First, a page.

FAMJAM (Families Joining Around Memories: A Study of Communication and Development)
The Role of Family Communication on Child Moral Emotion and Regulation Development
The FAMJAM study is interested in how parent problem-solving strategies and the emotional communication styles of mothers, fathers, and their preschool-aged children influence the development of self-regulation and moral emotions (i.e. guilt and shame) in children.
Theory and empirical evidence indicate that parent-child and parent-parent dynamics influence the development of child self-regulation and moral emotions (i.e. guilt and shame), which in turn link to a host of key developmental outcomes including academic and peer competence, and internalizing and externalizing problems. The overall objective of the current project is to examine how family discussion about past emotional shared and unshared experiences (i.e. reminiscing) and maternal and paternal destructive and constructive conflict resolution styles (i.e. interparental conflict) relate to child self-regulation and the development of guilt and shame during the preschool years. Guilt and shame represent two distinct moral emotions that develop early in life. Some children tend to experience one of these emotions over the other and while a proclivity toward guilt relates to more positive developmental outcomes, proneness to shame is linked to more negative developmental outcomes. Although there is a relatively strong literature base enumerating the influence of interparental conflict on child functioning and the role of mothers’ reminiscing styles on child outcomes, there is a dearth of literature examining the role of fathers, or interactions involving both parents, on child self-regulation and guilt and shame development. Additionally, no previous literature has assessed the roles of family reminiscing and interparental conflict together in relation to child self-regulation and moral development. One hundred and twenty mother-father-child triads will participate in this study. It is hypothesized that more emotionally supportive and elaborative mother-father-child reminiscing and more constructive and less destructive interparental conflict resolution styles will link positively to child self-regulation and moral development. The present investigation aims to advance understanding of factors at the family level that influence child adaptive self-regulatory and moral development and poses potential implications for interventions targeting family processes and child self-regulation.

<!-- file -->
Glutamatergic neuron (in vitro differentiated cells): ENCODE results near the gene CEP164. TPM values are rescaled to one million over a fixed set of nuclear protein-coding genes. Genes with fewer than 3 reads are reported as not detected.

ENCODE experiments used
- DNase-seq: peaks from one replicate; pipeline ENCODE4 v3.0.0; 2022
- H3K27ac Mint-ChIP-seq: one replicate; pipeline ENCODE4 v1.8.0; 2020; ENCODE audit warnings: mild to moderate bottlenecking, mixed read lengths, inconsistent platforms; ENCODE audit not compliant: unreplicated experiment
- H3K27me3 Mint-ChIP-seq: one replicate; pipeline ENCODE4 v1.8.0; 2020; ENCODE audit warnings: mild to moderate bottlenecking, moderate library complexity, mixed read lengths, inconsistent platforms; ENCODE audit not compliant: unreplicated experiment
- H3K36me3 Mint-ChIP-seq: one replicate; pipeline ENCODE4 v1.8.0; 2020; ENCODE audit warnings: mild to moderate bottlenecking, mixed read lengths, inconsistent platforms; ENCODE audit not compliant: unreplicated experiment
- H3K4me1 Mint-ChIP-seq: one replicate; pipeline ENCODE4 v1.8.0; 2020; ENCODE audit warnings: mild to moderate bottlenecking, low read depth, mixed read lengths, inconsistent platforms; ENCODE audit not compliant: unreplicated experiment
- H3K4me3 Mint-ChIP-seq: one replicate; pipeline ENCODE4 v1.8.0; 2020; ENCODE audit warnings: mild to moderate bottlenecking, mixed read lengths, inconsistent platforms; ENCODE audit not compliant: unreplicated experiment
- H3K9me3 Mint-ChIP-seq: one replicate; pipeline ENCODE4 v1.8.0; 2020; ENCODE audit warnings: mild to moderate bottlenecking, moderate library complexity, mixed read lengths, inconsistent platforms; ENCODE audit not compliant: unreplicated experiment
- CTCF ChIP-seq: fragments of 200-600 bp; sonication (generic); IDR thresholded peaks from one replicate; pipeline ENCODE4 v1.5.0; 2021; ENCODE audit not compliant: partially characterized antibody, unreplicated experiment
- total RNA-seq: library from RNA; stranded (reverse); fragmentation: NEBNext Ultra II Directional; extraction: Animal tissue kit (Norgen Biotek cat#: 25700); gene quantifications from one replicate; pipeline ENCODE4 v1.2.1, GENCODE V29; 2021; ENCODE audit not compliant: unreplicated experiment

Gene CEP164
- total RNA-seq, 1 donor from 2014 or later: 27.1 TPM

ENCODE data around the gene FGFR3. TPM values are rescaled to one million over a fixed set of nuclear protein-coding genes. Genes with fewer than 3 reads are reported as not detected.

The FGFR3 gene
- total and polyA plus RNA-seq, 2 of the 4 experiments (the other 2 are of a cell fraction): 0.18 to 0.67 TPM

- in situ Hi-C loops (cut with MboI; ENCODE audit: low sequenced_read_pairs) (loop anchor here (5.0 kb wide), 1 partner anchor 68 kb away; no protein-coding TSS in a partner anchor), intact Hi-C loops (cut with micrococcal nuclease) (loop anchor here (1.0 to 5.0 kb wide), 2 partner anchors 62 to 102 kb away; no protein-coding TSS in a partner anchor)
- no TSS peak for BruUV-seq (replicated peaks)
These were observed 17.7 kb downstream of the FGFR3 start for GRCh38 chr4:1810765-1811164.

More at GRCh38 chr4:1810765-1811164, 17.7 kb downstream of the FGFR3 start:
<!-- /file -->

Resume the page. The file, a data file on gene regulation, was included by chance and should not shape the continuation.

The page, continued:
Funded ByGraduate Student Research Award (GSRA) - Institute for Scholarship in the Liberal Arts, University of Notre Dame College of Arts and Letters
- Ruth Speidel, Graduate Student
- Amanda Nowak, Graduate Student
- Kristin Valentino, Ph.D.
- Julie Braungart-Rieker, Ph.D.
The present investigation aims to advance understanding of factors at the family level that influence child adaptive self-regulatory and moral development. The findings pose potential implications for interventions targeting family processes, child guilt and shame, and self-regulatory development.